Take me, for example. Whenever people have asked me about my own self-esteem in the past, I’ve never known quite what to say. Usually I’ve just ended up mumbling some vague and half-contradictory response that didn’t really answer the question.

Because there are two different sides to me. On the one hand, you have my insecure side. This is the side that’s obsessed with what people think of me; the side that is desperate for validation and praise. It’s because of this side that I write blog posts and Dinosaur Comics, that I always try to get a laugh out of people, and that I try to be as clever and insightful as I can be in conversations. Insecurity is this side’s middle name: think “cross between a teacher’s pet and a class clown”, except turned up to 1000.

(For what it’s worth, I don’t really disapprove of this part of myself – the instinct to do praiseworthy things can be a good one, as long as it’s channeled in the right direction. I have a problem with the insecure side of myself not when it spends all its time looking to earn praise, but when it spends all its time looking to avoid embarrassment. That I think has done more harm than good for me over the course of my life)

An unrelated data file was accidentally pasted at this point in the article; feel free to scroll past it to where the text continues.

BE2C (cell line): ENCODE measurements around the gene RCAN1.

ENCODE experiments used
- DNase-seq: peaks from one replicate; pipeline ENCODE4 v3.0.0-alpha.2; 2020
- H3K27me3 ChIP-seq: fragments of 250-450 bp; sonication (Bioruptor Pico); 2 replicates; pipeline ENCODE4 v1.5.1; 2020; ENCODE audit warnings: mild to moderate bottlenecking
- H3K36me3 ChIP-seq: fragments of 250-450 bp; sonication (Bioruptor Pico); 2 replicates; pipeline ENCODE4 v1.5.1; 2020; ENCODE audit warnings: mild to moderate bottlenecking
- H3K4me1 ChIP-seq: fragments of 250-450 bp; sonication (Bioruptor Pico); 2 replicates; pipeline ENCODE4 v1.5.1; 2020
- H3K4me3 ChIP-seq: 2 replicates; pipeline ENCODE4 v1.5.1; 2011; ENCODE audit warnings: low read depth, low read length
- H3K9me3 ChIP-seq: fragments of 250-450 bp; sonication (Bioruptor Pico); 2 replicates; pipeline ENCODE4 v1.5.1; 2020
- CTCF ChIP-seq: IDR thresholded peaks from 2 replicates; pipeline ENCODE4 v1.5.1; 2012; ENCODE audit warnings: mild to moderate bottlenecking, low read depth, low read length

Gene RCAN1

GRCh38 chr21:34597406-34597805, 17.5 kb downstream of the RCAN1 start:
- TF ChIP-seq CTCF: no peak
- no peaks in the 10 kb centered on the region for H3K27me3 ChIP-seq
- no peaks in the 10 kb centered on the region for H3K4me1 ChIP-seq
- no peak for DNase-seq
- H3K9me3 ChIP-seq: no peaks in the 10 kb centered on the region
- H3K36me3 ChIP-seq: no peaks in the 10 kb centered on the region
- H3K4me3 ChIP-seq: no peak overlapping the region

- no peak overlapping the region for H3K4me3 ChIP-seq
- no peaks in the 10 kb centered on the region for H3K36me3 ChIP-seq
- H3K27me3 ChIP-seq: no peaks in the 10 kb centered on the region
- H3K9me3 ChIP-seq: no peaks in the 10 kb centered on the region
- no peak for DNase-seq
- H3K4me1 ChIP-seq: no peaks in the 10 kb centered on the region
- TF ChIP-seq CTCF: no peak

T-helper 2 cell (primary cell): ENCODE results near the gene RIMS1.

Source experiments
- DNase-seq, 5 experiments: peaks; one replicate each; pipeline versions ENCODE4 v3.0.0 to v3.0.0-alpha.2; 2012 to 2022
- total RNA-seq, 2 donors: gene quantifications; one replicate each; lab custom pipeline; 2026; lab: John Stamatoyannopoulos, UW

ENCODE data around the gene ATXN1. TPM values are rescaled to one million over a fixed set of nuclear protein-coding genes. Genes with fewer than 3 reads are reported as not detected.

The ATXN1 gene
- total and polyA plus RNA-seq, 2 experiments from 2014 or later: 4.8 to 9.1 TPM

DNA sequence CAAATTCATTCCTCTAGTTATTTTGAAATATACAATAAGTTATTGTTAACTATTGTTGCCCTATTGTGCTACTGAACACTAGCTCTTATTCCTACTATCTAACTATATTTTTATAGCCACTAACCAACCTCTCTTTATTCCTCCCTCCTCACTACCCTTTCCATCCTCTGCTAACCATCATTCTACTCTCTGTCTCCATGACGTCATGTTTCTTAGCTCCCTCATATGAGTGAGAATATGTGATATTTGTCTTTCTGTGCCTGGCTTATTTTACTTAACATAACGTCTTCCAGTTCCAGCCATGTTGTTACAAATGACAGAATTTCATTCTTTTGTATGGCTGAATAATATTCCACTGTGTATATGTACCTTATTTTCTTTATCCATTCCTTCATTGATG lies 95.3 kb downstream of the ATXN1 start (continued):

On the other hand, though, I also have a confident side. This side is made up of the quasi-beliefs that I talked about above – the beliefs that I suspect, deep down, are true, but that I don’t really allow myself to fully accept because they come from my own brain. If you were to ask this side of myself what I’m like, it would say that I’m an exceedingly smart, funny, kind and thoughtful person. In fact, it would probably be fair to call this side of myself not just confident but arrogant. This is why I’ve always felt vaguely guilty when people I know call me modest – because they don’t know about the arrogant side that I have. Granted, the arrogant side may not have any real access to how I feel about myself, but it’s there all the same.

(I should also note that most of the time the two sides roughly cancel out, and I manage to approximate a normal, functioning human being. Not always, though)

Okay, so then the question is: do I have high self-esteem, or low?

And my own answer would be that I have no idea – it depends entirely on what you mean by self-esteem.